Princes Harry and William's shared anger towards Martin Bashir could bring them closer together – and may even encourage them to join forces to unveil Princess Diana's statue, it has been claimed.
The brothers have been embroiled in a widely-publicised feud after the Duke of Sussex, 36, quit royal life with wife Meghan Markle last year.
The couple, who married in 2018, have since moved to the US and criticised their treatment by the Royal Family in several high-profile TV interviews.
But royal commentator Richard Jobson believes Harry and William, 38, could come together after both blasted BBC reporter Bashir's Panorama interview with their mum in 1995.
The pair condemned the "lurid and false claims" the journalist used to trick Diana into agreeing to take part in the interview — and the BBC cover-up that followed — in the wake of Lord Dyson's scathing report.
The Duke of Cambridge revealed how Bashir "played on her fears and fuelled paranoia" about the Royal Family, with Harry saying the investigation was the "first step towards justice" for their late mum.
Now Jobson believes their collective rage over the incident and an expected reunion to unveil a statue in their mum's honour in July could help them heal their rift.
"This may – their indignation at the BBC – may bring them all together, because frankly the feuding, blaming, finger pointing has to stop at some stage," Jobson told the ABC's HeirPod podcast.
"I'd hope that any sons, whoever they are, royal or not, could have decency to come together to pay tribute to their mother who they lost at a very early age, and pay their respects thoughtfully and with honour.
"I think to continue this feuding is both pointless and upsetting for everybody, I don't think doing our Royal Family any good in its brand abroad, and at some stage they have got to sit down and talk, so why not sit down and talk after the unveiling of statue of someone who did so much good for so many people around the world?"
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In an emotive public address, William declared the BBC had “not only let my mother down, and my family down; they let the public down”.
“The findings are extremely concerning. It is my view that the deceitful way the interview was obtained substantially influenced what my mother said," he said.
"The interview was a major contribution to making my parents’ relationship worse. And has since hurt countless others.
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“It brings indescribable sadness to know that the BBC’s failures contributed significantly to her fear, paranoia and isolation that I remember from those final years with her.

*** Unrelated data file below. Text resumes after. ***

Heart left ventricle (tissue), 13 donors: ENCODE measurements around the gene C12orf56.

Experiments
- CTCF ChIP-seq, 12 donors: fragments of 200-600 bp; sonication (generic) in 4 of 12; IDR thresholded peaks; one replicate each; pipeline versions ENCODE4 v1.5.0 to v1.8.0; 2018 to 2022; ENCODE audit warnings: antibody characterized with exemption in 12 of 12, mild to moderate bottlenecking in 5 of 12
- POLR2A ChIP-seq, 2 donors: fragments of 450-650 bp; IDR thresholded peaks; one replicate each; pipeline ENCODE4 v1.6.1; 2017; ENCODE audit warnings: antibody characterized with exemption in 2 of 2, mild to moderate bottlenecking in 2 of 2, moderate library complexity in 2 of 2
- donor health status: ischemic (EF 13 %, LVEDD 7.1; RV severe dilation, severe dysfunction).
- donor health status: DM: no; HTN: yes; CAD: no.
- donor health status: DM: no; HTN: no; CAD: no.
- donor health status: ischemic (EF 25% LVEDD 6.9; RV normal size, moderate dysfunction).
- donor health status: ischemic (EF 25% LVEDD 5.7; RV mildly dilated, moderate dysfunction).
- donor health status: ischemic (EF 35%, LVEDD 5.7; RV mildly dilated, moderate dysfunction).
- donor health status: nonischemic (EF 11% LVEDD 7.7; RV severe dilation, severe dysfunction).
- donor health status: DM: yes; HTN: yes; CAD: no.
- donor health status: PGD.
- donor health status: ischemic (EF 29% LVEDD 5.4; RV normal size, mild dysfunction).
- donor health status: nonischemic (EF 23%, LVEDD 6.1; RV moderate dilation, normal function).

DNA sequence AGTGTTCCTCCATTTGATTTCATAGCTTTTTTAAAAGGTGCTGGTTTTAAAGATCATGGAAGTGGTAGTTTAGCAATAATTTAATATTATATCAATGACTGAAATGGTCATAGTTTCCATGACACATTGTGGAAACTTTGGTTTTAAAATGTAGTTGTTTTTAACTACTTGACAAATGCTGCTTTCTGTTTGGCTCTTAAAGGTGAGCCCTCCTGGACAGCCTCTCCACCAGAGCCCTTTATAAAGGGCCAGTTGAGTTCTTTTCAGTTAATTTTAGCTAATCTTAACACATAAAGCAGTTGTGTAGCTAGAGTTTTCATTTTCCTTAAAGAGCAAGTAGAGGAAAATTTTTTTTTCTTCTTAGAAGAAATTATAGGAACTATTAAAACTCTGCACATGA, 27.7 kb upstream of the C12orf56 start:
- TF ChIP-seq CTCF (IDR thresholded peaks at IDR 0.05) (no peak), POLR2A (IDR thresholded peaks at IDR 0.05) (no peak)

“But what saddens me most, is that if the BBC had properly investigated the complaints and concerns first raised in 1995, my mother would have known that she had been deceived.
"She was failed not just by a rogue reporter, but by leaders at the BBC who looked the other way rather than asking the tough questions.”
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Harry, meanwhile, hailed Diana's "unquestionable honesty".
He said: "Our mother was an incredible woman who dedicated her life to service. She was resilient, brave, and unquestionably honest."
The Duke added: "That is the first step towards justice and truth. Yet what deeply concerns me is that practices like these – and even worse- are still widespread today.
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"Then, and now, it's bigger than one outlet, one network, or one publication.
"Our mother lost her life because of this, and nothing has changed. By protecting her legacy, we protect everyone, and uphold the dignity with which she lived her life.
"Let's remember who she was and what she stood for."
Despite their animosity, the brothers are understood to have been working on plans to unveil a statue in their mum's honour for some time.
The monument is expected to be revealed on July 1 – what would have been Princess Diana's 60th birthday.
Harry and William have previously blamed media intrusion for her death following a car crash in Paris in 1997.
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